Likewise, the structure of the composition meant the thrift in the immediate foreground was flanked and backed by more thrift. Separating these elements without compromising the pink of the flowers was really hard. Darkening behind the focus flowers is needed, but the risk of messing up the flowers behind them is high. Go slowly, and build up layers of colour. Re-appraise as you progress.
A few pale blue (Landscape components) and pale pink (background thrift) washes later, and I’d done most of what was possible.
Another way to make the foreground jump out at you is to get really crisp and clear detail in the flowers at the front of the illustration. Higher contrast is required, as is botanical accuracy. Luckily, I’ve done sketchbook illustrations of thrift in the past. These are vital when it comes to figuring out the anatomy of the globe-like flowering-heads. I also refer to the excellent line drawings of Stella Ross-Craig.
There’s been a lot of illustrating of maritime species recently, so the Thrift I completed for Field Studies Council’s leaflet on Sea-side flowers was helpful too.
Thrift Armeria maritmum completed for FSC
As always, at this point in the process there are lots of moments of panic. It doesn’t feel like it’s coming together right. The flowers look blurry, mucky, anatomically wrong. How on earth to get the stamens (which are pale) to show up? Each of these challenges has to be calmly worked through.
Thrift flower detail with detail picked out and stamens added
It’s always a fine balance between over-working an illustration (which kills it and sucks the life and brightness from it) and getting enough crisp detail in there. I used a touch of white gouache to bring the stamens out. A pale top-wash of a ridiculoulsy bright pink (Doctor Martin’s Hydrous inks) helped make the petals glow.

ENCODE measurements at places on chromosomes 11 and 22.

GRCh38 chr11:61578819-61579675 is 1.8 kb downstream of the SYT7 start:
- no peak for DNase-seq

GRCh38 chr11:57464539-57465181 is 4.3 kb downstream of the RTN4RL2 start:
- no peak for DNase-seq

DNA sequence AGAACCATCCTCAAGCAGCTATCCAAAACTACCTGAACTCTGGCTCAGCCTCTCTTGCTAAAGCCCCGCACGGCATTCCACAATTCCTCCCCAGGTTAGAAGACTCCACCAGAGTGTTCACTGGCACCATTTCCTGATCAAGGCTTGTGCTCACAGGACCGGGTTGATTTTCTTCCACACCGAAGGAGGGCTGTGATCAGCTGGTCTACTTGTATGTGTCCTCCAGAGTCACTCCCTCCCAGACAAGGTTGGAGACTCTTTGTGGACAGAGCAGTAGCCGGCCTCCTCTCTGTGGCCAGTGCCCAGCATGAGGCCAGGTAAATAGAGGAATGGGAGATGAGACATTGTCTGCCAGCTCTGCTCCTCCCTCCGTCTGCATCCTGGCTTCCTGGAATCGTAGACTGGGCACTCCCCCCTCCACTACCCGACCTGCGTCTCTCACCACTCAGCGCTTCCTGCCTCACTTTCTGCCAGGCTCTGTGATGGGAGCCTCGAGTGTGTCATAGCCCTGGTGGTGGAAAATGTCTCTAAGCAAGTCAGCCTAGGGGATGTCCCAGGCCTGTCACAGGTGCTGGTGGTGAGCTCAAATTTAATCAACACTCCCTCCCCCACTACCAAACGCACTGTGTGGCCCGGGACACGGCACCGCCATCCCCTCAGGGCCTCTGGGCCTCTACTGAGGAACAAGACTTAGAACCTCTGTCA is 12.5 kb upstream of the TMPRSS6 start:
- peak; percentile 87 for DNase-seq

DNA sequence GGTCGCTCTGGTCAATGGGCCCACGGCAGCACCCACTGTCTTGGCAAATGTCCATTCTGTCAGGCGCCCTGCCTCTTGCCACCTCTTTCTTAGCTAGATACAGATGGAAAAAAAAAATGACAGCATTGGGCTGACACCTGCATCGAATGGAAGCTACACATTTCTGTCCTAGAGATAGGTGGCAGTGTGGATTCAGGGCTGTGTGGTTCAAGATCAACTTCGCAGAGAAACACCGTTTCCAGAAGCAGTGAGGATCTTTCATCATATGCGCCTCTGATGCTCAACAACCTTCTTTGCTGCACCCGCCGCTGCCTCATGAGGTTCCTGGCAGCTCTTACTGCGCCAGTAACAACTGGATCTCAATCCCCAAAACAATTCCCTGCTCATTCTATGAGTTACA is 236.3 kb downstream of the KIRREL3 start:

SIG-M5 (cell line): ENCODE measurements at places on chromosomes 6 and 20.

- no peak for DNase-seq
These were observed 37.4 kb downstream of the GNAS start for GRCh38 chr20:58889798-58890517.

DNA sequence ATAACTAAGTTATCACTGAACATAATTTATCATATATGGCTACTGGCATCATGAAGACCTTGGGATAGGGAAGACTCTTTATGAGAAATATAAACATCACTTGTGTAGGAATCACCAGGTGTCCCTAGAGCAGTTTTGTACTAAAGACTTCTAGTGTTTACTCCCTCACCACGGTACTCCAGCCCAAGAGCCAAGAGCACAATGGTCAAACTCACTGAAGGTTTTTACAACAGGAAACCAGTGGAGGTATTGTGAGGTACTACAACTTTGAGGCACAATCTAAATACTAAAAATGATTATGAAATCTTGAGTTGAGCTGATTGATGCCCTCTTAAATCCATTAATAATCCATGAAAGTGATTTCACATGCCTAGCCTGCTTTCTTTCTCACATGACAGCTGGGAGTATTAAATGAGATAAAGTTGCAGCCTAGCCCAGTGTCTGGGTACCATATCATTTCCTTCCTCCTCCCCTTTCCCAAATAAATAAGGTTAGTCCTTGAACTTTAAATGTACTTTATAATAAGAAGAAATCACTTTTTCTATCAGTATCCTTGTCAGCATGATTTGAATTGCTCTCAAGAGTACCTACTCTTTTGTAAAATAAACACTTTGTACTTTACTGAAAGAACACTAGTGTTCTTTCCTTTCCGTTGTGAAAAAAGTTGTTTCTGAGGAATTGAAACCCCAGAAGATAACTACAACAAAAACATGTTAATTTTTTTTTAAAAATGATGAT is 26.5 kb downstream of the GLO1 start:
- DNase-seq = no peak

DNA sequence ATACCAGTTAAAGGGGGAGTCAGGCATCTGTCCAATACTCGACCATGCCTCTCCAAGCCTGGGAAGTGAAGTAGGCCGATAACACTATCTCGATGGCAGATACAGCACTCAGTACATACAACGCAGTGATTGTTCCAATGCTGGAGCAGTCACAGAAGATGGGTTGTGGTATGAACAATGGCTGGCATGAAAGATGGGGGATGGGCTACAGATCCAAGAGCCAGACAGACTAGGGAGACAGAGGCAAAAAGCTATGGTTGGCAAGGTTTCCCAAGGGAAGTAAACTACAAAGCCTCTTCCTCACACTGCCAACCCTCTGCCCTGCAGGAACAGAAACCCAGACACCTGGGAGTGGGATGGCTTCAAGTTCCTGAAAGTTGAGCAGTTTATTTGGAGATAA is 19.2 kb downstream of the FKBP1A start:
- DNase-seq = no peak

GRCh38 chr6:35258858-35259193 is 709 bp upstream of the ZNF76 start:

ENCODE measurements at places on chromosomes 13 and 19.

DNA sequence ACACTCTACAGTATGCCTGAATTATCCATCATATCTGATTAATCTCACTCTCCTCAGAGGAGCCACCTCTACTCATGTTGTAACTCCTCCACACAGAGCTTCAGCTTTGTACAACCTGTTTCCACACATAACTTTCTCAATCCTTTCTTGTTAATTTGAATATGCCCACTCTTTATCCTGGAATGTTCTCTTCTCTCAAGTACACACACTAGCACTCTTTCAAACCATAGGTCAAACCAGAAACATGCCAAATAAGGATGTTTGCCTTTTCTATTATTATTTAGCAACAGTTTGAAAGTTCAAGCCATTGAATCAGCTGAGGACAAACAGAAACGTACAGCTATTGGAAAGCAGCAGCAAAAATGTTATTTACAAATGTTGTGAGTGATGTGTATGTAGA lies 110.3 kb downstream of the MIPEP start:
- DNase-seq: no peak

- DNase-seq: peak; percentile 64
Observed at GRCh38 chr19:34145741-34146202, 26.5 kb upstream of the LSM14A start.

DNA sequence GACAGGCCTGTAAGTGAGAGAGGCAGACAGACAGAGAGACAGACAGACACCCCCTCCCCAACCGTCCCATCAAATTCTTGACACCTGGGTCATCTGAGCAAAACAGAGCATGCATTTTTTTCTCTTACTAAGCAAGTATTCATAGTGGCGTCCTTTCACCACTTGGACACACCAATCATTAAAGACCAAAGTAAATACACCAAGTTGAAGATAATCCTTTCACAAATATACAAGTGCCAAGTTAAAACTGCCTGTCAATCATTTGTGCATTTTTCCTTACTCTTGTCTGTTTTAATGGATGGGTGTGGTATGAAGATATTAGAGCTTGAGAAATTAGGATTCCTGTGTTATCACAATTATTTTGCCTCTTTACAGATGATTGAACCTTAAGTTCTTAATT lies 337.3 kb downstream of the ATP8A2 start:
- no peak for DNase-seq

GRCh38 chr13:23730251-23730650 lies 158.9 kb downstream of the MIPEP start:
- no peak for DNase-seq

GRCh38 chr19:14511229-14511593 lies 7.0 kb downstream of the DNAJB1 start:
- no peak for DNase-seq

Completed illustration with reference and Doctor Martin’s ink just visible on the right.
Finishing the Thrift Landscape
Eventually you reach a point where you accept that it’s good enough. It’s a funny thing, even now, having been a professional illustrator for 25 years, I’m always slightly disappointed that the illustration on the page is never as good as the one my mind had conjured up. I think this is common with everyone who tries their hand at creating art, whether professional or a beginner.
Completed illustration, drying in the sun
Often it’s a good idea to go and have a swift cup of tea when you think you’re done. When you return, you see the illustration in a slightly new light, and generally a more favourable one. Which is lucky!
Using a wide array of illustration techniques allowed me to complete this landscape. Watercolour washes, ensuring contrast and fine detail were right in the foreground, tiny details in gouache… When I saw it in context, on the presentation pack, I was really pleased. The design team at Jersey Post did a brilliant job with the lettering and layout.
I made a film of the later stages in completing this illustration, and you can hear me talking through these challenges and trying different approaches.